The best free resources for online community builders

The best free resources for online community builders

ResourcesStarting outEngagementGrowthInclusion

There’s a zillion million resources out there for communities. Quite honestly, it’s overwhelming. And it’s hard to tell what’s free, what’s paid, and what’s worth it for YOU.

So before we dive into the resources, let’s get specific on what this list is and whom it’s for.

What is this list of “best free resources”?

All these resources are:

  • Free
  • Tactical (they’re not just about getting educated, but are structured so you can immediately apply your learnings)
  • For community builders working with a tech platform (i.e. not in-person community organizers, activists, etc.)

It includes things like templates, frameworks, and tips you can apply. If you’re in more of a “learning” mode right now, maybe come back to this list when you’re in your flow state.

I am NOT including lists of lists of lists (you know, like 400 best resources for community builders or whatever) because those are overwhelming. But here you go if you want one.

Who is an “online community builder”?

You do not have to have an official community builder title to be a community builder! As long as you are a) connecting people on the internet, b) interested in facilitating belonging, and c) see humans as whole people and not products to be extracted from, this is for you.

Some examples of whom this will be most useful for:

  • Anyone starting a community from scratch
  • Community stewards who are looking to connect people within their teams
  • Creators who want to make their social media connective instead of audience-directive
  • Anyone interested in creating connection, belonging, and inclusion
  • Professional community managers for brands and organizations

Humans are natural community builders, but a little help can go a long way.

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10 best free resources for online community builders

I marked all worksheets/workbooks with this emoji 📝. If you see a 📝 next to any of the titles, it means that these resources are best used when you have time to actually fill them out and answer the questions they’re asking.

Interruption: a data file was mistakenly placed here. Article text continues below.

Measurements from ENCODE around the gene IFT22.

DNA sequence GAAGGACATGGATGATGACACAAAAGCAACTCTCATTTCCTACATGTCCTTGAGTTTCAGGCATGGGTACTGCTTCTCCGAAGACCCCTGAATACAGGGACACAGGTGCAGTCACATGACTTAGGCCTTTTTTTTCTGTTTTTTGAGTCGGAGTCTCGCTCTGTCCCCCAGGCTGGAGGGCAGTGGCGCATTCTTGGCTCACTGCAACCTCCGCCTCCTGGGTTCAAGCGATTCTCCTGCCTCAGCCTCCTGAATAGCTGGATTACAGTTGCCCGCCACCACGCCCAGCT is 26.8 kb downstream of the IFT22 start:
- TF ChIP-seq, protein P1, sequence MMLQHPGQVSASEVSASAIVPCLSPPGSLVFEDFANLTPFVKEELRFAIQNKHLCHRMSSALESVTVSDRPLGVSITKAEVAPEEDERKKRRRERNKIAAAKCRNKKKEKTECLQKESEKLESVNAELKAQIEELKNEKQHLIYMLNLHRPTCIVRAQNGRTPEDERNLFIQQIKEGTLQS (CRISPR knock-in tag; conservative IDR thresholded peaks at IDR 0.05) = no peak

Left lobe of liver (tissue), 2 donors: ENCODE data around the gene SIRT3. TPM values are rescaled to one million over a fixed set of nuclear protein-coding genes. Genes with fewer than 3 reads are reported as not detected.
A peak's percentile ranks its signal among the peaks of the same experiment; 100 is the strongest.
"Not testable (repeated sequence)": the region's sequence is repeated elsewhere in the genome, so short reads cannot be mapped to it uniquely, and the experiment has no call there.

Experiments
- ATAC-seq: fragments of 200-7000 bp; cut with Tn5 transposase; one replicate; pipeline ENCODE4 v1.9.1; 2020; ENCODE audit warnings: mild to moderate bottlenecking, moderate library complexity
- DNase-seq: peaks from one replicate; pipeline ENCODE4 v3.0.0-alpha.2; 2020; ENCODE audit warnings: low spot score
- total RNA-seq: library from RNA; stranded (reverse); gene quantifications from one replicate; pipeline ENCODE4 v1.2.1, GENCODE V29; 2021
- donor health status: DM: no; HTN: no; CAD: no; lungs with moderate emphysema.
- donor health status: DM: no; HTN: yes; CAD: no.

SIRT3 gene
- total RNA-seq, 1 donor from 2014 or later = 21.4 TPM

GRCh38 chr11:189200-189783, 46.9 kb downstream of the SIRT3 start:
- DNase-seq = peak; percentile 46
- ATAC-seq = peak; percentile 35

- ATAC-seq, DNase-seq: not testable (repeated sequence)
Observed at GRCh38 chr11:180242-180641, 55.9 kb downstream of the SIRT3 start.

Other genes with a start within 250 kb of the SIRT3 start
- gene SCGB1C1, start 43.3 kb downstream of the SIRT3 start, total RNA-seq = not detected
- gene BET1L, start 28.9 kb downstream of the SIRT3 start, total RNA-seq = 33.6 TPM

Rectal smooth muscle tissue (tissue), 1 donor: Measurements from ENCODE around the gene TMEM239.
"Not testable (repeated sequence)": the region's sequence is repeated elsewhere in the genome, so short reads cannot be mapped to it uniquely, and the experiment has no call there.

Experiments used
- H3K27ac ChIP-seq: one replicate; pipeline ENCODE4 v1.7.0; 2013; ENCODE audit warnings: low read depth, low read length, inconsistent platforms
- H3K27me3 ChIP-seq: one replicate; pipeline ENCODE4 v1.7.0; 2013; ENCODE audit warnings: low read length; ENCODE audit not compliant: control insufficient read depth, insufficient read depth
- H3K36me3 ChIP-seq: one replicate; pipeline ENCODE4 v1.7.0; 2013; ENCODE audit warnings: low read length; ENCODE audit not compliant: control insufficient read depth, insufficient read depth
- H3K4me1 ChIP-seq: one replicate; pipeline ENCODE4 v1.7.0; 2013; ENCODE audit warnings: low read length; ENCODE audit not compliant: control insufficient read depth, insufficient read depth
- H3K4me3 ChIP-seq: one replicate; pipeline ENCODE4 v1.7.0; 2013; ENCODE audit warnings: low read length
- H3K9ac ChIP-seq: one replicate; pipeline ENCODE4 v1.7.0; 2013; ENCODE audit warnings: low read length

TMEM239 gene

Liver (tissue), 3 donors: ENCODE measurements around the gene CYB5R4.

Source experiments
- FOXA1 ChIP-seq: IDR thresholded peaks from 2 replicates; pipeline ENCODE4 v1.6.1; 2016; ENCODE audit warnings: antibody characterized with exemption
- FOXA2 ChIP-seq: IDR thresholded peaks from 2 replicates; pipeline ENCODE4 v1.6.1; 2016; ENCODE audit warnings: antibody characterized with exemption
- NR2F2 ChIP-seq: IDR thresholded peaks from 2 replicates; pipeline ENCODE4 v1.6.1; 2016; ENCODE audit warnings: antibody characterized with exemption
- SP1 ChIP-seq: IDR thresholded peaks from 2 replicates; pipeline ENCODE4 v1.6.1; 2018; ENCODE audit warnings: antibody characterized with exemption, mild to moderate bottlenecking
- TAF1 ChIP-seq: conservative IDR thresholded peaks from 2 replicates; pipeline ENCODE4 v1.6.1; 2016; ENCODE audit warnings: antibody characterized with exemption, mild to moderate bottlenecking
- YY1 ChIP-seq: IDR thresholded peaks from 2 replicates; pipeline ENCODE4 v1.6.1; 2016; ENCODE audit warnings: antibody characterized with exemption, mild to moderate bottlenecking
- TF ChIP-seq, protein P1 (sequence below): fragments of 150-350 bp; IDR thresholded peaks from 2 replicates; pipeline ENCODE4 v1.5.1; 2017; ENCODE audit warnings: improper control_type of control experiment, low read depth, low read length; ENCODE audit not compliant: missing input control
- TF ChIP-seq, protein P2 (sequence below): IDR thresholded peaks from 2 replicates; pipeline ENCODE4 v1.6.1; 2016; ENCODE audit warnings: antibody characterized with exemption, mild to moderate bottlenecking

Under the titles: I’ve noted what they’re “best for”. My categories are: launch, engagement, quality, and growth. Obviously there’s hella more categories you can come up with, but “launch” covers anything that helps you get started and validate your community; “engagement” covers things like events and other strategies to make sure your existing members are Doing Stuff; “quality” refers to anything more vibe-y like culture building; and “growth” covers... growth.

Happy free resource scavenging!

  1. The Community Canvas 📝 Best for: launch, engagement, quality This is the ultimate free resource for online community building. It exists in 13 languages with 3 sections, 17 themes, and a bunch of worksheets you can do on your own. I would use this once you’re ready to go and when you know what you want to do — since is soooo much in here, it can be a little overwhelming to navigate. (They make it as easy as possible though, and I’d start with their Minimum Viable Community worksheet.) I haven’t gone through it fully on my own, but I wanted to include this first on the list since if there is ONE framework that will answer your questions, it’s probably this one. It’s important to start with theory and then transition to practice, so if you haven’t thought through the hard questions on building your community, save this Community Canvas for when you’re ready. 👉🏾 Fill it out here.